Tucson’s Mexican American Studies program has been under attack following the passage of a bill which prohibits schools from offering ethnic studies courses. Arce maintains he was fired because he spoke out against what he saw as a discriminatory law targeting Mexican Americans and Latinos. “I, along with many others, stood up and [saw] this law as unconstitutional,” Arce says. “And because we stood up, the district has retaliated.”

Check out Democracy Now’s reporting on this firing in this video report. 

Read more by HS News Staff →

Hispanics Love Social Media More Than the General Population

Hispanics Love Social Media More Than the General Population

Photo: Latinos and social media

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Hispanics embrace social media such as Facebook, YouTube and Google+ more than the general population. But when it comes to sharing personal information about themselves, Hispanics are more cautious, according to survey results announced today.

uSamp, a leader in providing targeted audiences for global consumer insights, engaged 650 members from its newly inaugurated Hispanic panel, SuperOpinion.com, to survey participants on their attitudes toward social media compared to the general population.

The survey, captured in an INFOGRAPHIC, found that 90 percent of Hispanics are likely to be on Facebook compared to 81 percent of the general population; 57 percent of Hispanics access YouTube compared to 46 percent of the general population. Hispanics are also overwhelmingly more likely to be on Google+, 47 percent compared with 18 percent of the general population. The only social media platform that Hispanics largely ignore is LinkedIn. Only 4 percent of Hispanics surveyed said they use LinkedIn vs. 21 percent of the general population.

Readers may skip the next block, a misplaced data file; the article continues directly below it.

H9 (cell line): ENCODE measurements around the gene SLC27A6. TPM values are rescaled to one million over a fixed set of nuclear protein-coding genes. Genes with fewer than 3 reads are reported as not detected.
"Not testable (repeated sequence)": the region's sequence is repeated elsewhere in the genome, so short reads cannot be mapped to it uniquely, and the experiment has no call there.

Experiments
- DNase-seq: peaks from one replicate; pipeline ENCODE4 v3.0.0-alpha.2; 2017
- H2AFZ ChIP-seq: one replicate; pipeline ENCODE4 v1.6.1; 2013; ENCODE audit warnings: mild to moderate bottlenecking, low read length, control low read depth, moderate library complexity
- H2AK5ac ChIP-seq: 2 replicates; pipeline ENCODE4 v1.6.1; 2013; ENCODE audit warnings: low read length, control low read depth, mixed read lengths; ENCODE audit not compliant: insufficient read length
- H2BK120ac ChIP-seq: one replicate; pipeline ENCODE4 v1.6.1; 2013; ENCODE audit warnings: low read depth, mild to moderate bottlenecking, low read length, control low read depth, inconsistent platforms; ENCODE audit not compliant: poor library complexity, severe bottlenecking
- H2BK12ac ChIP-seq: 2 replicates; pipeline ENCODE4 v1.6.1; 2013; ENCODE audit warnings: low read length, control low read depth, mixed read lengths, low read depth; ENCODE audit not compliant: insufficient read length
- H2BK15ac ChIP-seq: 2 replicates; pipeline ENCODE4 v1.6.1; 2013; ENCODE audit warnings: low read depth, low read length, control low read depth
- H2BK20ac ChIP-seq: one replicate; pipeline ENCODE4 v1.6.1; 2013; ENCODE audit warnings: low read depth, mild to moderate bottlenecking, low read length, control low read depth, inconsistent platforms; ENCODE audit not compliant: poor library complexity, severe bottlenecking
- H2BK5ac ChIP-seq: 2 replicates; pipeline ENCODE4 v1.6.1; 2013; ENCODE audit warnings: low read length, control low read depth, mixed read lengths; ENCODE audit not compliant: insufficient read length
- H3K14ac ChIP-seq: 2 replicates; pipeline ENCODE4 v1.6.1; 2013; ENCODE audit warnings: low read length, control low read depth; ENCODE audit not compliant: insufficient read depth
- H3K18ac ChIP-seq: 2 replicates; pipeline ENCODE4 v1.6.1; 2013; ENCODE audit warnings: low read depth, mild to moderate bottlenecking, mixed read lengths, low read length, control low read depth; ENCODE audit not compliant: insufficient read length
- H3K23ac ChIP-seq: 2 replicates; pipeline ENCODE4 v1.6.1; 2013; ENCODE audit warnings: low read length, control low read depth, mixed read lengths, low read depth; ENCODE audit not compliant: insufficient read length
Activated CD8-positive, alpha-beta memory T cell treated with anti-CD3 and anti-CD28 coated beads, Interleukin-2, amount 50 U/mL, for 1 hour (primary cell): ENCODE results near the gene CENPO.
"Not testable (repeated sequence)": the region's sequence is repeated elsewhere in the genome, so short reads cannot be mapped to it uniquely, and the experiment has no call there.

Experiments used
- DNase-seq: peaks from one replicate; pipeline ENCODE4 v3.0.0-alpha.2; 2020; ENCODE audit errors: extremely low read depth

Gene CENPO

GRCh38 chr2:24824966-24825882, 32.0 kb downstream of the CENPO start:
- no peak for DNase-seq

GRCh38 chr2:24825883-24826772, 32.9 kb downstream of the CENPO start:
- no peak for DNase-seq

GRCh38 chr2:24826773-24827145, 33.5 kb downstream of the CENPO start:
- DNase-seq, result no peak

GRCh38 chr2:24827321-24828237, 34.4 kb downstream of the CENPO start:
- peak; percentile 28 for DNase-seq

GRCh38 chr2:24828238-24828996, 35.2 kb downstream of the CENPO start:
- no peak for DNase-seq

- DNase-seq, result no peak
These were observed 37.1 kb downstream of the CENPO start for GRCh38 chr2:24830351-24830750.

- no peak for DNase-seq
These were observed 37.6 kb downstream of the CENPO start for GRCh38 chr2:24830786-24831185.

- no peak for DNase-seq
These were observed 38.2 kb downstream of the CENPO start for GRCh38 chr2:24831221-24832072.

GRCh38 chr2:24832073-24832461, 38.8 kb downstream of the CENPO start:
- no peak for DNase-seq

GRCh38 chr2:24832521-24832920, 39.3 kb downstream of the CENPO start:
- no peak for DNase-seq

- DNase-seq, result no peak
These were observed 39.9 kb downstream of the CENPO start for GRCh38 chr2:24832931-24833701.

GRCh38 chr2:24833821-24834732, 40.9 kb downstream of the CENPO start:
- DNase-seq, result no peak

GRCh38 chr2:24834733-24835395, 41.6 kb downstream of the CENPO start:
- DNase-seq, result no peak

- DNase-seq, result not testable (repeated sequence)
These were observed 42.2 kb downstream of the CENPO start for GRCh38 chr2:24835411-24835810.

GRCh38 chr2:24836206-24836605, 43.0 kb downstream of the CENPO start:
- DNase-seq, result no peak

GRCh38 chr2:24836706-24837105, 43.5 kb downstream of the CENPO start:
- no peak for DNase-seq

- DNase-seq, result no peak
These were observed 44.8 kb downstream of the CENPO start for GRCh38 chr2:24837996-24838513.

“Social media is a natural fit for Latinos. Latinos, by nature, are innovators. Social media allows us to create, recreate and take a shot at building communities around content that we want,” said Lance Ríos, president and founder, Being Latino, Inc. “Secondarily, Latinos are very loyal consumers. But in order to gain their trust, you have to assure them that you are legitimate. Culturally we tend to be sensitive to giving personal information so easily. Once trust is gained, Latinos will usually open up.”

While Hispanics participate in social media at a higher level than the general population, they are more cautious about what they share.

The uSamp survey revealed that 65 percent of Hispanics are willing to share their names on social media compared to 87.1 percent of the general population. Hispanics are also more reluctant to post their relationship status—only 42.5 percent vs. 73.5 percent of the general population.